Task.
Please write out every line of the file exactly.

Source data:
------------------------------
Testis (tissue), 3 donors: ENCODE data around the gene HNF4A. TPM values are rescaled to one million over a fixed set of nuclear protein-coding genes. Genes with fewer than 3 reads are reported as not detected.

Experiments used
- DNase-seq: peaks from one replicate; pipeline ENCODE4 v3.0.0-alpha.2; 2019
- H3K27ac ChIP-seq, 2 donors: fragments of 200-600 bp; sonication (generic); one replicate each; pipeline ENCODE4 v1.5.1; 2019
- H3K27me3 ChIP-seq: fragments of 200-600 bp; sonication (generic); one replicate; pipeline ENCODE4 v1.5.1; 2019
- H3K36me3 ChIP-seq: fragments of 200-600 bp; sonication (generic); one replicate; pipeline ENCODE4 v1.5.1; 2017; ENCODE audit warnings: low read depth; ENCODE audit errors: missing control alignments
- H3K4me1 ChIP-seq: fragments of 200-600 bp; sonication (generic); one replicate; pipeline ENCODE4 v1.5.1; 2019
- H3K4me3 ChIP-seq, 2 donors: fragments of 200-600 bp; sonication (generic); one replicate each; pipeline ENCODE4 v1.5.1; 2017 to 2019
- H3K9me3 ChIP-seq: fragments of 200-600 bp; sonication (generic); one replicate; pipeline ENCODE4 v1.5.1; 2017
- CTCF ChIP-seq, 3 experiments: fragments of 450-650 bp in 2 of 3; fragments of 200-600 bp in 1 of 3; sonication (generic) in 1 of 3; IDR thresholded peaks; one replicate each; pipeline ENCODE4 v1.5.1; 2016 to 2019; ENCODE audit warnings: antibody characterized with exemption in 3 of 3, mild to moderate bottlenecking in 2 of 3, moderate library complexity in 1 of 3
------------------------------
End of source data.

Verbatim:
Testis (tissue), 3 donors: ENCODE data around the gene HNF4A. TPM values are rescaled to one million over a fixed set of nuclear protein-coding genes. Genes with fewer than 3 reads are reported as not detected.

Experiments used
- DNase-seq: peaks from one replicate; pipeline ENCODE4 v3.0.0-alpha.2; 2019
- H3K27ac ChIP-seq, 2 donors: fragments of 200-600 bp; sonication (generic); one replicate each; pipeline ENCODE4 v1.5.1; 2019
- H3K27me3 ChIP-seq: fragments of 200-600 bp; sonication (generic); one replicate; pipeline ENCODE4 v1.5.1; 2019
- H3K36me3 ChIP-seq: fragments of 200-600 bp; sonication (generic); one replicate; pipeline ENCODE4 v1.5.1; 2017; ENCODE audit warnings: low read depth; ENCODE audit errors: missing control alignments
- H3K4me1 ChIP-seq: fragments of 200-600 bp; sonication (generic); one replicate; pipeline ENCODE4 v1.5.1; 2019
- H3K4me3 ChIP-seq, 2 donors: fragments of 200-600 bp; sonication (generic); one replicate each; pipeline ENCODE4 v1.5.1; 2017 to 2019
- H3K9me3 ChIP-seq: fragments of 200-600 bp; sonication (generic); one replicate; pipeline ENCODE4 v1.5.1; 2017
- CTCF ChIP-seq, 3 experiments: fragments of 450-650 bp in 2 of 3; fragments of 200-600 bp in 1 of 3; sonication (generic) in 1 of 3; IDR thresholded peaks; one replicate each; pipeline ENCODE4 v1.5.1; 2016 to 2019; ENCODE audit warnings: antibody characterized with exemption in 3 of 3, mild to moderate bottlenecking in 2 of 3, moderate library complexity in 1 of 3